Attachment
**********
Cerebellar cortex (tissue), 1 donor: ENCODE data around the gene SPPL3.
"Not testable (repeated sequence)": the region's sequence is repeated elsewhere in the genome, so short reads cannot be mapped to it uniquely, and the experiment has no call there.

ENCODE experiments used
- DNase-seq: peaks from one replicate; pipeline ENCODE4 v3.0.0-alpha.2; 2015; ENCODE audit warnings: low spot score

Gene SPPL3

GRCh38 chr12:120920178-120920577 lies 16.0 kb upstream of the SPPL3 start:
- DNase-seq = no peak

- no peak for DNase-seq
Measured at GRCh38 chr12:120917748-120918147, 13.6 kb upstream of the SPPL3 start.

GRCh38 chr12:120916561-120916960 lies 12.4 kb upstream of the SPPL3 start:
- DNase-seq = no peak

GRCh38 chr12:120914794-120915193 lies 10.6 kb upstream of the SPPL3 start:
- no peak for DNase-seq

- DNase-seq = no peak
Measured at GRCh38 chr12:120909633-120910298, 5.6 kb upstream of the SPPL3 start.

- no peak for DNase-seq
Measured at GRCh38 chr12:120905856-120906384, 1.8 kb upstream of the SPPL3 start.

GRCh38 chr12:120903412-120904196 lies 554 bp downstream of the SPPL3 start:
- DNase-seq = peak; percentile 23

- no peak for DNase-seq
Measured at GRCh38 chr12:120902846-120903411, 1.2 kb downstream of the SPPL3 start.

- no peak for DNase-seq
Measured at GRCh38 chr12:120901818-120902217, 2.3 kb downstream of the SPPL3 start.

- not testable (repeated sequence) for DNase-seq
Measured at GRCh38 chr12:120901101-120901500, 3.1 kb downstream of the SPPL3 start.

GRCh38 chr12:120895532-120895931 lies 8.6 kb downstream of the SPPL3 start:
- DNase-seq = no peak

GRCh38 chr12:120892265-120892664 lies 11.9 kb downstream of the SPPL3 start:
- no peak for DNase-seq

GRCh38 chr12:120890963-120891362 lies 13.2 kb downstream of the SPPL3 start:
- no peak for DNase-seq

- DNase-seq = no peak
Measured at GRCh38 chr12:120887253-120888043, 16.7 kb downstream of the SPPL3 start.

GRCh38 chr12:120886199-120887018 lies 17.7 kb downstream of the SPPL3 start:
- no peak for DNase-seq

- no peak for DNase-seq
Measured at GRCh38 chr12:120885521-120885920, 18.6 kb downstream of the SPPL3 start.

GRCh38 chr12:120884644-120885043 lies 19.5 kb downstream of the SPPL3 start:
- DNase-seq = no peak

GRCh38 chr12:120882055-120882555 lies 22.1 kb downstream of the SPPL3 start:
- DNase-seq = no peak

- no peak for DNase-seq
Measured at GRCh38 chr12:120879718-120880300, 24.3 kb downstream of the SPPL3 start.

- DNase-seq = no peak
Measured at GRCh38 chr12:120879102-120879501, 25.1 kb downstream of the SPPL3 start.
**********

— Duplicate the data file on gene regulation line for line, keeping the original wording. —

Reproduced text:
Cerebellar cortex (tissue), 1 donor: ENCODE data around the gene SPPL3.
"Not testable (repeated sequence)": the region's sequence is repeated elsewhere in the genome, so short reads cannot be mapped to it uniquely, and the experiment has no call there.

ENCODE experiments used
- DNase-seq: peaks from one replicate; pipeline ENCODE4 v3.0.0-alpha.2; 2015; ENCODE audit warnings: low spot score

Gene SPPL3

GRCh38 chr12:120920178-120920577 lies 16.0 kb upstream of the SPPL3 start:
- DNase-seq = no peak

- no peak for DNase-seq
Measured at GRCh38 chr12:120917748-120918147, 13.6 kb upstream of the SPPL3 start.

GRCh38 chr12:120916561-120916960 lies 12.4 kb upstream of the SPPL3 start:
- DNase-seq = no peak

GRCh38 chr12:120914794-120915193 lies 10.6 kb upstream of the SPPL3 start:
- no peak for DNase-seq

- DNase-seq = no peak
Measured at GRCh38 chr12:120909633-120910298, 5.6 kb upstream of the SPPL3 start.

- no peak for DNase-seq
Measured at GRCh38 chr12:120905856-120906384, 1.8 kb upstream of the SPPL3 start.

GRCh38 chr12:120903412-120904196 lies 554 bp downstream of the SPPL3 start:
- DNase-seq = peak; percentile 23

- no peak for DNase-seq
Measured at GRCh38 chr12:120902846-120903411, 1.2 kb downstream of the SPPL3 start.

- no peak for DNase-seq
Measured at GRCh38 chr12:120901818-120902217, 2.3 kb downstream of the SPPL3 start.

- not testable (repeated sequence) for DNase-seq
Measured at GRCh38 chr12:120901101-120901500, 3.1 kb downstream of the SPPL3 start.

GRCh38 chr12:120895532-120895931 lies 8.6 kb downstream of the SPPL3 start:
- DNase-seq = no peak

GRCh38 chr12:120892265-120892664 lies 11.9 kb downstream of the SPPL3 start:
- no peak for DNase-seq

GRCh38 chr12:120890963-120891362 lies 13.2 kb downstream of the SPPL3 start:
- no peak for DNase-seq

- DNase-seq = no peak
Measured at GRCh38 chr12:120887253-120888043, 16.7 kb downstream of the SPPL3 start.

GRCh38 chr12:120886199-120887018 lies 17.7 kb downstream of the SPPL3 start:
- no peak for DNase-seq

- no peak for DNase-seq
Measured at GRCh38 chr12:120885521-120885920, 18.6 kb downstream of the SPPL3 start.

GRCh38 chr12:120884644-120885043 lies 19.5 kb downstream of the SPPL3 start:
- DNase-seq = no peak

GRCh38 chr12:120882055-120882555 lies 22.1 kb downstream of the SPPL3 start:
- DNase-seq = no peak

- no peak for DNase-seq
Measured at GRCh38 chr12:120879718-120880300, 24.3 kb downstream of the SPPL3 start.

- DNase-seq = no peak
Measured at GRCh38 chr12:120879102-120879501, 25.1 kb downstream of the SPPL3 start.